My Christmas wish
Tonight the traditional Noche Buena is served, as Filipinos also celebrate the tradition of going to midnight masses and having the family come over to spend the first hour of Christmas together. Some would open their gifts and others would wait until the next day. For our family, we wait until the early morning to open gifts, especially the ones from Santa Claus. Yes, my kids still believe in Santa Claus (or they claim to believe so they would receive more gifts).
There are also incomplete families this Holiday Season, as many OFWs work abroad to seek a better future for their families. They surely miss their families back home. I know that this is not the best situation, but sometimes, sacrifices are needed to ensure a better future for the family. It is good that cell phone rates and broadband rates have gone down, so families can bond with each other through the internet via voice and video thru Skype. But still, nothing can replace being together with your love ones.
One of my wishes last year was for my wife to be able get through the pain of seeing her father battle cancer. He passed away January this year. A Christmas without parents is quite different. To those who still have both parents alive, you should cherish every moment of it.
I also lost two friends this year, Cris Lim and Franco Delgado. Both were only in their 50s and they never expected to go this soon. Their laughter will surely be missed by many.
Christmas brings about a time for us to reflect on the past year. Most entrepreneurs, who get so busy or try to be very busy, do not get to see the trees anymore. Before we know it, life has just passed us by so quickly. Then, we regret not spending enough time with loved ones, our parents, children and spouses. (Blame it on our super-connectivity phones like Nokia Instant Messaging.)
Let me share with you my Christmas wish list.
First, I would like to thank God for blessing me with a great family, loving children and wife, and a two year old who has been totally spoiled by her siblings. I wish that He continuous to bless us with good health.
My second wish is for my wife’s aunt. She was recently here for the Assumption Velada and stayed with us for three weeks. Upon going back to London, she was diagnosed with the big C and given months to live. I wish that she be given the grace and courage to go through this challenging time with acceptance and peace.
My third wish is for my parents to be continuously blessed with good health, as my father reaches the age of 78 on Dec. 29. I hope that he continues to find purpose in life and learn to relax.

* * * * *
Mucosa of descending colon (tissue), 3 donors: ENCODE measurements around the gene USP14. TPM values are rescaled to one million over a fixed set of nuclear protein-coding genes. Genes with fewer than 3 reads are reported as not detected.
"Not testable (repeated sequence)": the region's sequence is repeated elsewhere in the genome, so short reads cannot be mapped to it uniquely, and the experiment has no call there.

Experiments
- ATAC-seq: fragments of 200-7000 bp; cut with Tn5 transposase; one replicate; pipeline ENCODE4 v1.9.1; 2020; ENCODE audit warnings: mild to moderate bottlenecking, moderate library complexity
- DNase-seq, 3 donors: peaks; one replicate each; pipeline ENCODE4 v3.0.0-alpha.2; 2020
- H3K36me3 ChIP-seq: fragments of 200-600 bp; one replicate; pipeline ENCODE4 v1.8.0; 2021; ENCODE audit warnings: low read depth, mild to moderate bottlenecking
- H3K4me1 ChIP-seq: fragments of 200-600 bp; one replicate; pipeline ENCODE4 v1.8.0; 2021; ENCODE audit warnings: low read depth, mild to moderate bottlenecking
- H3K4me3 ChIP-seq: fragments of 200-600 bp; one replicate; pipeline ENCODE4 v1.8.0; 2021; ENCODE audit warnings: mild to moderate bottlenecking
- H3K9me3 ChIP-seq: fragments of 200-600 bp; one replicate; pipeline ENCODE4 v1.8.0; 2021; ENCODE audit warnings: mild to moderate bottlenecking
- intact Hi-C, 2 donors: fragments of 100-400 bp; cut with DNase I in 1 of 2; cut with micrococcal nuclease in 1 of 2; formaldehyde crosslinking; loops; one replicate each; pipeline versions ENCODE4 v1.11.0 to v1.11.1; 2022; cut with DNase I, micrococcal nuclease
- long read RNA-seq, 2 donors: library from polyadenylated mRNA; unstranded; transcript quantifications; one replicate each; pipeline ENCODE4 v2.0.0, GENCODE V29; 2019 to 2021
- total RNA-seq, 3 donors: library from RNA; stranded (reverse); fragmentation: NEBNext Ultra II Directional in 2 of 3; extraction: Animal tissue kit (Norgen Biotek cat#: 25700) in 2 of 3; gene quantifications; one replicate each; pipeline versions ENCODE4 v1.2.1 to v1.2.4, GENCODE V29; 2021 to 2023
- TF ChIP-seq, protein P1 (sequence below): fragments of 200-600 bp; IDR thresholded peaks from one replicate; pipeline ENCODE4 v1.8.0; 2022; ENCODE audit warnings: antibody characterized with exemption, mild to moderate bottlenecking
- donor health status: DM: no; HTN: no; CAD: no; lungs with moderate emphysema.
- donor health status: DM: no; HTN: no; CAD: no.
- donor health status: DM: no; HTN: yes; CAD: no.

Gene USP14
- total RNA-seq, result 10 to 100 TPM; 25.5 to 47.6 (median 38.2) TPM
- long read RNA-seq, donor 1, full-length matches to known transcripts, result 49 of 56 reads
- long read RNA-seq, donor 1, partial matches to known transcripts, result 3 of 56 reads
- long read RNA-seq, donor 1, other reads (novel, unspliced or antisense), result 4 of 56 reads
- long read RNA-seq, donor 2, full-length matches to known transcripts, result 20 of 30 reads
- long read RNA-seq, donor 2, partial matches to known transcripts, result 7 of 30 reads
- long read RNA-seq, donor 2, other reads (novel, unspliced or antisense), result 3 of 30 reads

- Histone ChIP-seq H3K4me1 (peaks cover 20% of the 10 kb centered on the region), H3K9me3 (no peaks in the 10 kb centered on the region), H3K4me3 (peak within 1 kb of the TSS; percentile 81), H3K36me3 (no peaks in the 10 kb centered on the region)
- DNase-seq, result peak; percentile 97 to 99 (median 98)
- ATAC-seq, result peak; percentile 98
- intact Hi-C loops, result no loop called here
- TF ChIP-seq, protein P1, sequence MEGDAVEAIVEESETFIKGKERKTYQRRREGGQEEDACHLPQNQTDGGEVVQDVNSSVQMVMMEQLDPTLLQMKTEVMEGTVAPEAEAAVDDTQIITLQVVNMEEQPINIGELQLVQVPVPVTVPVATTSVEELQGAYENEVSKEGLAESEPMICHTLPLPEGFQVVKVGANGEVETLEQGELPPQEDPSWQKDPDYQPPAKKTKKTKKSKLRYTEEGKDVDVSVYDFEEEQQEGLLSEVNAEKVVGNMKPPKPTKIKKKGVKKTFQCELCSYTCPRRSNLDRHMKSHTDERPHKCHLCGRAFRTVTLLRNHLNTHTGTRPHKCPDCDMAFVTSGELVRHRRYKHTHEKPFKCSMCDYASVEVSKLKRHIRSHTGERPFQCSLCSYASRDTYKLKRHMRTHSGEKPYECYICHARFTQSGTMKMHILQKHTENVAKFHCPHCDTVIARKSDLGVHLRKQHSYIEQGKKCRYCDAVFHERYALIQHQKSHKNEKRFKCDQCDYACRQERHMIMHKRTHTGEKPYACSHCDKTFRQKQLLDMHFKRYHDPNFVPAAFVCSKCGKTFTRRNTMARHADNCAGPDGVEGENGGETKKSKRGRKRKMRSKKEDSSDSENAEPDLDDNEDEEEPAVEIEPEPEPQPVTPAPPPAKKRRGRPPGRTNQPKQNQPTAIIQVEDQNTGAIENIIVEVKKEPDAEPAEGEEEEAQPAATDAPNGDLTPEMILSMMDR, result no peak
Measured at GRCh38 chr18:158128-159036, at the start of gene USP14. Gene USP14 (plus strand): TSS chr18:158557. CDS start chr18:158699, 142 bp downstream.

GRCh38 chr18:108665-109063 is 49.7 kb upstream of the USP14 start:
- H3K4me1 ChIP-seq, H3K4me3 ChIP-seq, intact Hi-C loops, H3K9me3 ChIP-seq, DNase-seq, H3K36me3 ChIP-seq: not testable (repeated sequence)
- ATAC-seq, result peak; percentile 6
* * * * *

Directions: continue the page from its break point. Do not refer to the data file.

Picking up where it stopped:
My fourth wish is for the many micro and small entrepreneurs to have the courage, hope and passion to pursue their dreams, to beat poverty, and to overcome any difficult situation that come their way.
My fifth wish is for PGMA. Despite her poor popularity ratings in the survey, I wish that she continues to do what is best for our country in the remaining months of her term, to ensure a clean and honest election and to continue to lay the foundation for a strong Philippine economy.
My sixth wish is for our country, the Philippines. I wish that we will no longer be the poor man of Asia; that people all over the world will look at us with respect as one with the best economic turnaround stories, with inspiring Filipinos excelling in many fields, known for being loving and caring global citizens; that we continue to have more modern day heroes who will lift the Filipino pride and sense of nationalism; and that we deserve a future president who will continue to be pro-economy.
My last wish is for us Filipinos: that we continue to love our country and as we do so, we continue to encourage people that we do have a great country; that we encourage optimism rather than pessimism; that we continue to inspire rather than discourage; that we continue to be happy for those who are able to do better and finally get rid of the crab mentality; that we continue to help empower especially the marginalized Filipinos, and that, as a predominantly catholic country, we realize that the importance of prayer and spirituality is not just about going to church but living it.
In America, it may not be common to say “Merry Christmas”. Rather, they use “Happy Holidays”. We should never allow this to happen in our country. The reason for this celebration is the birth of our savior Jesus Christ, and so we internalize and commemorate the essence His coming. So, Merry Christmas to everyone!
In whatever way we celebrate our Christmas tonight, may we enjoy the blessings from God with our family, friends and the business we run or the company we work for. To the OFWs out there who are not able to come home to spend Christmas with their families, I do hope that you not only be blessed with a happy Christmas season, but with a brighter future for your family.
Thank you to those who have been following this column for over three years now. If I do sound too optimistic sometimes or even pro-PGMA, I am just trying to balance all the pessimism and the anti-PGMA feeling out there. Maraming salamat.
I would also like to share my column in the Business Lifestyle Section entitled Tagumpay, which features very inspiring micro entrepreneurs who went through the most difficult situations in their lives and yet have managed to achieve their “Tagumpay mula sa Kahirapan”. This column comes out Monday semimonthly.